Data plays a huge role in the development of your business. 

Regardless of what products you develop or what services you sell, data can’t be ignored. For its data that tells us what’s happening in the industry in which you operate. 

So to kick off 2020, DevSkiller took a step back and looked at all the raw, unprocessed data they’d gathered from their coding test platform. 

And there was a load of data to crunch. 

After cleaning the data and extrapolating trends, the DevSkiller team was able to take a look at the state of not only the tech recruitment industry but also the technical coding industry as a whole.

Demands of certain languages, geographical preferences, market supply, and demand are just a few things that were uncovered.  Even though we’ve seen a change in work trends, the demand for skilled developers is ever-present.

In this article, you’ll read a select few of those findings, but the entire report can be found in the DevSkiller top IT skills report 2020.

JavaScript is the most in-demand IT skill of 2020

JavaScript, quite unsurprisingly, is the most used front-end language, being used in 40% of tests. This is up from 38% last year, and not surprising given that Stack Overflow’s 2019 developer survey found to be JavaScript the most popular language amongst professional developers.  

After JavaScript is SQL, Java, HTML with CSS, and .NET/C# are the 5 most popular IT skills of 2020. 

These skills had a much higher percentage last year, showing that fewer companies are looking for developers with highly-specific skills. Developers with a wide range of skills are more versatile, leading to a higher demand for developers with a wider skill set. 

ASP.NET is the most popular .NET/C# resource, used in 55% of tests

ASP.NET is a popular web app framework, and its position goes to show how important web development is to a .NET/C# tech stack. MVC architecture is used in 42% of tests and Entity Framework in 28%.Interesting, .NET Core which is NET’s open-source portable version, is growing in popularity. Number 5 in the .NET/C# Technology stack is taken up by SQL Server, .NET’s server technology.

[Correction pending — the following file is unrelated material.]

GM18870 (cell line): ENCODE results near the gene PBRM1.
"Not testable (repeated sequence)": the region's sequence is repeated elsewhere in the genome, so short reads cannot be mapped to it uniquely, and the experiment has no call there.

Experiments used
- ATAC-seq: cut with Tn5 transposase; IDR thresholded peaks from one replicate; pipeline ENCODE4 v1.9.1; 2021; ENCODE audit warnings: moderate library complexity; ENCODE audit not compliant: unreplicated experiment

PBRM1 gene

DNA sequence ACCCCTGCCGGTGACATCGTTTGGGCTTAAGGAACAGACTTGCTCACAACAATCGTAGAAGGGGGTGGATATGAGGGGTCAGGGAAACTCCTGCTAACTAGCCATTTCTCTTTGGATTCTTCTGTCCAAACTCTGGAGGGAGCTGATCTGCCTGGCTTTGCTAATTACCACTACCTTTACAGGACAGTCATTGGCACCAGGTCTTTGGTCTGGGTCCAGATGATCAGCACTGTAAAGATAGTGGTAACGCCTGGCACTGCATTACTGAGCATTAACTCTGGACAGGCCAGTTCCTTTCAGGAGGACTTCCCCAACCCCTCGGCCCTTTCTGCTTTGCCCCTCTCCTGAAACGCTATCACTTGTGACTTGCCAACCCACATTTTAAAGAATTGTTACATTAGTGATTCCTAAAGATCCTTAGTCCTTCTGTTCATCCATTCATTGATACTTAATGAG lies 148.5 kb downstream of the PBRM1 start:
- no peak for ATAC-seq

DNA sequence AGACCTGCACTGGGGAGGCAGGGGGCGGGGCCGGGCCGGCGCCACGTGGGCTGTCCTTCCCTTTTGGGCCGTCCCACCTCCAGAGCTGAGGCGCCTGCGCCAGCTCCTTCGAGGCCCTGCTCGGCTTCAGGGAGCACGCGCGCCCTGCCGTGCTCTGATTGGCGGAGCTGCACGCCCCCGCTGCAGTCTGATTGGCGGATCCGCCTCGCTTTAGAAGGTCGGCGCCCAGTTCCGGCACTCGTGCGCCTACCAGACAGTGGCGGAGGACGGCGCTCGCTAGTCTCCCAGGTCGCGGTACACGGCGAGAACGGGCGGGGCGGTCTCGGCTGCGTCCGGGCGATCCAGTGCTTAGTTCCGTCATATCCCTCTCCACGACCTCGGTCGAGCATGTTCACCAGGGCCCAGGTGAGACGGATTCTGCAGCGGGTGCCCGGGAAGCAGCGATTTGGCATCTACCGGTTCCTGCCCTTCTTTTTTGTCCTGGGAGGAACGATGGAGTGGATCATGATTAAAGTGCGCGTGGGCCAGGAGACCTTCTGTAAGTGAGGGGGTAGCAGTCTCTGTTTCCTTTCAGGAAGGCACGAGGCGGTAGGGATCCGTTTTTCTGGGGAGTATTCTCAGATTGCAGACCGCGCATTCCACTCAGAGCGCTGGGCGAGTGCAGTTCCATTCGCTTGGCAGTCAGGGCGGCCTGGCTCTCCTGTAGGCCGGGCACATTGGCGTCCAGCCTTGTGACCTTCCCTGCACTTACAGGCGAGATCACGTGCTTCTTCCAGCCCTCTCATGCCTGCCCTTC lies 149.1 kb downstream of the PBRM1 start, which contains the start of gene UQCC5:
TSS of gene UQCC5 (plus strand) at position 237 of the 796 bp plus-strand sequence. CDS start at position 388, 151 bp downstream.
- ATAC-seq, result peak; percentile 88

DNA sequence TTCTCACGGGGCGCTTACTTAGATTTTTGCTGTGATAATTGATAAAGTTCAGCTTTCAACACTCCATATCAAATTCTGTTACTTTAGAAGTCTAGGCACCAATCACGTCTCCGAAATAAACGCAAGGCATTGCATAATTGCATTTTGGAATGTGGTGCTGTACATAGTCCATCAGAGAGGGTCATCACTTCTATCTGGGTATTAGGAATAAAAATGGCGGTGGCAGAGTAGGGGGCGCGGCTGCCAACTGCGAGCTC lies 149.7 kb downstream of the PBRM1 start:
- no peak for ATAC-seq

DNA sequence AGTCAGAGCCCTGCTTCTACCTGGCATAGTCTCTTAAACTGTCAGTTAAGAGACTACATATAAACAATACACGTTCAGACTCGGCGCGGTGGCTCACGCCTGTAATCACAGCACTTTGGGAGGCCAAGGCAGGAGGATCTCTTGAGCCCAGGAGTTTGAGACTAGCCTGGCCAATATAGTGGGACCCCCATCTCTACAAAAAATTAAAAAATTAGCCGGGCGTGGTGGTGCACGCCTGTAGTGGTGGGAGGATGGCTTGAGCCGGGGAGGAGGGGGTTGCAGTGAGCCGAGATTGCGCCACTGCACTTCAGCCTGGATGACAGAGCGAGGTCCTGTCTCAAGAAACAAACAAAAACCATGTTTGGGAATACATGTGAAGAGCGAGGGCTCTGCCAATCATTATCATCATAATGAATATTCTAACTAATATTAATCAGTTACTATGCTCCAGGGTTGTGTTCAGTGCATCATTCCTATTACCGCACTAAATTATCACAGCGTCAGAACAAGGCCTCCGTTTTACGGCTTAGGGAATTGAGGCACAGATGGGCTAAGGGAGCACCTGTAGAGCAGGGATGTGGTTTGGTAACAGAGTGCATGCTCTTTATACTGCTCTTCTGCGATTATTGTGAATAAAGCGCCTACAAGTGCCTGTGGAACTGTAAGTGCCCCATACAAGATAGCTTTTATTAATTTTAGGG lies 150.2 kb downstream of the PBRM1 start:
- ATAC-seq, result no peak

CSS and HTML are together in 63% of the time

CSS and HTML continue to be tested side by side this year.

What does this say?

HTML can only be truly useful if it’s used alongside other skills and languages, making it commonly tested amongst other languages, both front and back-end. Something to keep in mind if you’re trying to improve your employment opportunities.

Following HTML, WCAG 2.0 is used in about 25% of all CSS tests. 

React, Spring, ASP.NET, MySQL, HTML, Data Analysis with Python, and Laravel are the most popular technologies in their respective tech stacks

The DevSkiller platform uses RealLifeTestingTM to create mock situations that a coder will face on the job. These types of tests are important not only in assessing developers’ problem-solving skills but also their abilities with the language.

Thanks to this, we saw the following:

  • JavaScript tech stacks feature React 32% of the time and ES6 26%
  • 46% of JavaScript stack tests have feature Spring
  • ASP.NET makes an appearance in 46% of .NET tests, which is to be expected
  • MySQL appears in 27% of SQL tests, and MSSQL in 35% of SQL tests
  • HTML makes an appearance in 63% of CSS tests but was tested separately much more often
  • 29% of Python stack tests feature Data Analysis with Python and Django in 21% of tests

In PHP stacks, Laravel appeared in 28% of tests and Doctrine in 12%

Italian companies have the highest scoring candidates

Italian companies that have the highest-scoring applicants. 

This finding confirms the fact that recruiters are giving more accurate and relevant coding tests. 

Kenyan companies have the next highest scoring candidates (55.7%), followed by Australia (30.6%) and The Philippines (30.5%).

Israel is the most selective country

As a result of coding tests being more specific for the role, we see that companies are also getting more selective.

Israeli companies are considering only 12.26% of candidates for the role. 

In fact, Israel, Luxembourg, Malaysia, and Singapore are all more selective than the most selective country (Singapore) of last year at 20%.

What this information shows is that tests are targeted to more appropriately skilled candidates. Wider talent pools have allowed recruiters to laser-focus their desired skills, and therefore test accordingly. 

In summary

The changes from last year’s report to this year aren’t huge – there are no new players that are shaking up the industry. But what we are seeing is a change in the prioritization of certain skills and abilities.

Staying aware and informed of these changes can help keep you as an individual, and your business competitive and progressive. 

Find more leanings from the vast amount of data in the DevSkiller top IT skills report 2020.

Author: Tom Winter

Tom Winter is the CRO at DevSkiller, a developer screening & online interviews in one platform powered by RealLifeTesting™. Madly in love with everything tech, Tom specializes in streamlining the hiring process of tech talent and data-driven recruitment. He’s also an avid conference speaker.